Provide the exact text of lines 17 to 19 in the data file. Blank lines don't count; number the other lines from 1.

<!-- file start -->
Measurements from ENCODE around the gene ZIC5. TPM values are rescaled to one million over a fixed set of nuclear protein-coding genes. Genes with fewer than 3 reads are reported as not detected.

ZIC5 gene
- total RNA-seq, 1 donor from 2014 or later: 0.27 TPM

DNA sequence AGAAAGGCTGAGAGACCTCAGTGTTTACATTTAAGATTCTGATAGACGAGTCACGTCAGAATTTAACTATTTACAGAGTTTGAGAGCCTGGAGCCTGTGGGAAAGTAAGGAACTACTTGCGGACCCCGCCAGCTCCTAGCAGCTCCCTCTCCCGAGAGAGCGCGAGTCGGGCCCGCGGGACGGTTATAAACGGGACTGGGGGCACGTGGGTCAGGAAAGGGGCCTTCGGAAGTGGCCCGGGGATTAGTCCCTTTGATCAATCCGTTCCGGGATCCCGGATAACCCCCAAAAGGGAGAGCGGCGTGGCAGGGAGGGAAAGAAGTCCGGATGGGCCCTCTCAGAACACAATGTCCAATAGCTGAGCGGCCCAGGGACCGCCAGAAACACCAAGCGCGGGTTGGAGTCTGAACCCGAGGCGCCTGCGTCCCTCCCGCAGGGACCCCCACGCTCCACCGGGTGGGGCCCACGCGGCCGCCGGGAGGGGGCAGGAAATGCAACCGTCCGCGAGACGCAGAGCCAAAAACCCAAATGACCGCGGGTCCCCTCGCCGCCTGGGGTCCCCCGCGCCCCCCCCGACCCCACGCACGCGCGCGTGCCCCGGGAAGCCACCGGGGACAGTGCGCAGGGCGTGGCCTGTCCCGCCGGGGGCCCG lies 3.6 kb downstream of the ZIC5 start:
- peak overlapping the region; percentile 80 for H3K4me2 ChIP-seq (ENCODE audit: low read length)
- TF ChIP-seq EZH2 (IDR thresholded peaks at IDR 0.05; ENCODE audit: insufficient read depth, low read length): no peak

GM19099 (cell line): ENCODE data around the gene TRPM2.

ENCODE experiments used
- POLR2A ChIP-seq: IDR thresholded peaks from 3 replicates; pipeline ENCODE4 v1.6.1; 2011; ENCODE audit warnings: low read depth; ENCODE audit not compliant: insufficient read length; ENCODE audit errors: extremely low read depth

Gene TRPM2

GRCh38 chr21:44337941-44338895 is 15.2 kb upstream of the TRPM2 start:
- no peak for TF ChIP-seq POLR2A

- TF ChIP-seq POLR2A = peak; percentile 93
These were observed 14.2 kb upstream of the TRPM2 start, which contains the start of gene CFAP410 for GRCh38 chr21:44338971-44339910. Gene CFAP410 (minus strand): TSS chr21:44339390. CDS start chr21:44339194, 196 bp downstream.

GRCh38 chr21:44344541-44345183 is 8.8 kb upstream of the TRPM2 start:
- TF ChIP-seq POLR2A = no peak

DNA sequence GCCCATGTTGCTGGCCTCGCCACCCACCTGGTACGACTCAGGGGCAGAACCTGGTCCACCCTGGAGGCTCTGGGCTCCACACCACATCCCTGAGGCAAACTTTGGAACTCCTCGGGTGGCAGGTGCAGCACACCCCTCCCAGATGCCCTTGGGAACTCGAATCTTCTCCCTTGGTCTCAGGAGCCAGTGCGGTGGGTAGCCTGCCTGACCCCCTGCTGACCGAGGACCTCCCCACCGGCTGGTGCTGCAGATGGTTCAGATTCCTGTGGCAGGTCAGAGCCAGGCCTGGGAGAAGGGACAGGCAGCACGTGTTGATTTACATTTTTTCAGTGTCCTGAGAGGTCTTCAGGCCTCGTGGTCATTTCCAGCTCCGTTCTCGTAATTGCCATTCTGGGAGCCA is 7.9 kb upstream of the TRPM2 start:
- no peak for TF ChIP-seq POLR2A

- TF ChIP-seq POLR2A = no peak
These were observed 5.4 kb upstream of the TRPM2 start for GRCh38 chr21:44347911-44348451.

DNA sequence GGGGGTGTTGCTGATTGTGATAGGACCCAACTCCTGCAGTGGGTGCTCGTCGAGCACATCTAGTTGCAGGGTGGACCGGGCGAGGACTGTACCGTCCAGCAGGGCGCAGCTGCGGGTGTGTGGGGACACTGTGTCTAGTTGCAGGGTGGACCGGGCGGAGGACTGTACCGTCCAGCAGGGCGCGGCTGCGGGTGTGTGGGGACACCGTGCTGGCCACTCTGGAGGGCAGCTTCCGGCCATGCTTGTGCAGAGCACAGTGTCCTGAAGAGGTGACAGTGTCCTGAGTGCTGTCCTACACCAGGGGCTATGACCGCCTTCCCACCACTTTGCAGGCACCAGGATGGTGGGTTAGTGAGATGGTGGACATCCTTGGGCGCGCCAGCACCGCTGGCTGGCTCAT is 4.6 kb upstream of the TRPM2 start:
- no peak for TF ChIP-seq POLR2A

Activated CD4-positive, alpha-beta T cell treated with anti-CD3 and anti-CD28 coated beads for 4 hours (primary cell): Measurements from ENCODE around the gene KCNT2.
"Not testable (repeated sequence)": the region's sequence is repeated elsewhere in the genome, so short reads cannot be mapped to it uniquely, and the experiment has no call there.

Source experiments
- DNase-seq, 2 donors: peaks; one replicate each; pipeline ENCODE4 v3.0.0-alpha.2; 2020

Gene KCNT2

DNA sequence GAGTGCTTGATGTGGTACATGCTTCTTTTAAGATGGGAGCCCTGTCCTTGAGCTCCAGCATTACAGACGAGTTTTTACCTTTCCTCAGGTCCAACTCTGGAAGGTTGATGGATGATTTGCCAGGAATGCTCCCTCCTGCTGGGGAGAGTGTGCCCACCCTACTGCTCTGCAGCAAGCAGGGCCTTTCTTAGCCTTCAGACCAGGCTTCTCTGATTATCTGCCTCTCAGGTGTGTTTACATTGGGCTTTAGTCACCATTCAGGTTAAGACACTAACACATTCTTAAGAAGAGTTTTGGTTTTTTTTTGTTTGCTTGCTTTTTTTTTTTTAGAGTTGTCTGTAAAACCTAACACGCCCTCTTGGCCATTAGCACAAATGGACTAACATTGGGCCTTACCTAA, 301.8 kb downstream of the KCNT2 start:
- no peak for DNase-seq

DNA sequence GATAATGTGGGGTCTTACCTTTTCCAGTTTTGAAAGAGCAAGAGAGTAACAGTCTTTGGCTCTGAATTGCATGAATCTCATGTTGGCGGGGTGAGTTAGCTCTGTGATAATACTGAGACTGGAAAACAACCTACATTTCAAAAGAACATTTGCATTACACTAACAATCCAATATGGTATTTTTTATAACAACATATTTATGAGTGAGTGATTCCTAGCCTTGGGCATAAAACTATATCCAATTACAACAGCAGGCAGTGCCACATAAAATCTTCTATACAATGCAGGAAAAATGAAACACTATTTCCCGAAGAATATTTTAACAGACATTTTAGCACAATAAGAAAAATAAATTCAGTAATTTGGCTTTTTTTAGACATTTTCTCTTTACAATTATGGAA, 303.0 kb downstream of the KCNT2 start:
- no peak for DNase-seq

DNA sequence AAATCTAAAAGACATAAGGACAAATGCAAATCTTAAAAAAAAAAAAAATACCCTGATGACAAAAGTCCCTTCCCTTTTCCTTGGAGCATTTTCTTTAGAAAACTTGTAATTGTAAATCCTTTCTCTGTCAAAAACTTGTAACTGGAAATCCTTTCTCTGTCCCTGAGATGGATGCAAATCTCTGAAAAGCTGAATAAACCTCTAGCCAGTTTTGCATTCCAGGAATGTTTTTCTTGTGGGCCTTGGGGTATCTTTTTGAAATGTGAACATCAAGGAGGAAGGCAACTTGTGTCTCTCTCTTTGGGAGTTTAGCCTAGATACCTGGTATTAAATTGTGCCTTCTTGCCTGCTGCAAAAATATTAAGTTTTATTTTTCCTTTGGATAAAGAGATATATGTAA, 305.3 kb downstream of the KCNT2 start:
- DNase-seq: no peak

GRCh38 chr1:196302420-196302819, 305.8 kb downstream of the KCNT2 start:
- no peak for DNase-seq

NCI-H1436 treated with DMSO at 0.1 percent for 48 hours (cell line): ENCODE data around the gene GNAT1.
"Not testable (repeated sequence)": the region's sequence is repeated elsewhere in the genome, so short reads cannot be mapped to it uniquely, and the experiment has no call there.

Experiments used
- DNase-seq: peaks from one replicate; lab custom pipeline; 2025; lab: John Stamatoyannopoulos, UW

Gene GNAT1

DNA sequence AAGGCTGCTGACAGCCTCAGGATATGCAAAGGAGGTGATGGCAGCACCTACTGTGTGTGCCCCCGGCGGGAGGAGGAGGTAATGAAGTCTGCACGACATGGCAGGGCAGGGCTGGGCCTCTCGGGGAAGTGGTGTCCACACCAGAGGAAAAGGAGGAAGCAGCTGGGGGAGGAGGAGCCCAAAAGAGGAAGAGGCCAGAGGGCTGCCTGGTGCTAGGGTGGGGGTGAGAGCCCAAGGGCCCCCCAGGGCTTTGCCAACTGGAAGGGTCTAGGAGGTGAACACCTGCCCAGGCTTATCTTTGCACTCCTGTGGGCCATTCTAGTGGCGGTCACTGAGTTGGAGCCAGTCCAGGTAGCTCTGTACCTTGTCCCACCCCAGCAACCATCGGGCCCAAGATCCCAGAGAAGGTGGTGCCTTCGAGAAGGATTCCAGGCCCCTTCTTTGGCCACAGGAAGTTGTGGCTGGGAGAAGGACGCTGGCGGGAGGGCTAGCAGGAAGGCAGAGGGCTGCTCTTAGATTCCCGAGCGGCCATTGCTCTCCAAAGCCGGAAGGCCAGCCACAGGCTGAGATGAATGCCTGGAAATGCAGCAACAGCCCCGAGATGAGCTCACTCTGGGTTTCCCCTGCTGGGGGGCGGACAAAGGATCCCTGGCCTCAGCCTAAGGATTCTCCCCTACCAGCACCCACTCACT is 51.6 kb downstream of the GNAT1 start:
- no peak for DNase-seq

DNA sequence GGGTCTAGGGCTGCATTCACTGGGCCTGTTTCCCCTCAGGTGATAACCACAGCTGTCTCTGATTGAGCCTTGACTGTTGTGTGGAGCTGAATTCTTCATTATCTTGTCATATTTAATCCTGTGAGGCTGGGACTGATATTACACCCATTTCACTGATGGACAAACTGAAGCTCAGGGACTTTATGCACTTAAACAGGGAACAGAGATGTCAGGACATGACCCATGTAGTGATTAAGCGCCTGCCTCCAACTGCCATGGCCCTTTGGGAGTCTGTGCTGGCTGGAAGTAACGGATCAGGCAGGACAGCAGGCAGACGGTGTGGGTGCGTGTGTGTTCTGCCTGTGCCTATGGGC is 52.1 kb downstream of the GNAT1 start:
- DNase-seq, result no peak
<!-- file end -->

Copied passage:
DNA sequence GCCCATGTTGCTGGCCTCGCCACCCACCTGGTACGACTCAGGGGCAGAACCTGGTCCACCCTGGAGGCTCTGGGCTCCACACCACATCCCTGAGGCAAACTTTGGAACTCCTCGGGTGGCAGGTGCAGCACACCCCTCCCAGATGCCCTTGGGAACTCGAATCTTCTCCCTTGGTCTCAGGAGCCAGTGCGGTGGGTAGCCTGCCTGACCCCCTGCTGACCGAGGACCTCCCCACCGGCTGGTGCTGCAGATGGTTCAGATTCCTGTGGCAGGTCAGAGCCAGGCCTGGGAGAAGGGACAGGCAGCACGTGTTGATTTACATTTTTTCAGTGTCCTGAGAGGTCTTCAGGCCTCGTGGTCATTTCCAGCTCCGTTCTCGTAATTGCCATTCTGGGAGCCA is 7.9 kb upstream of the TRPM2 start:
- no peak for TF ChIP-seq POLR2A

- TF ChIP-seq POLR2A = no peak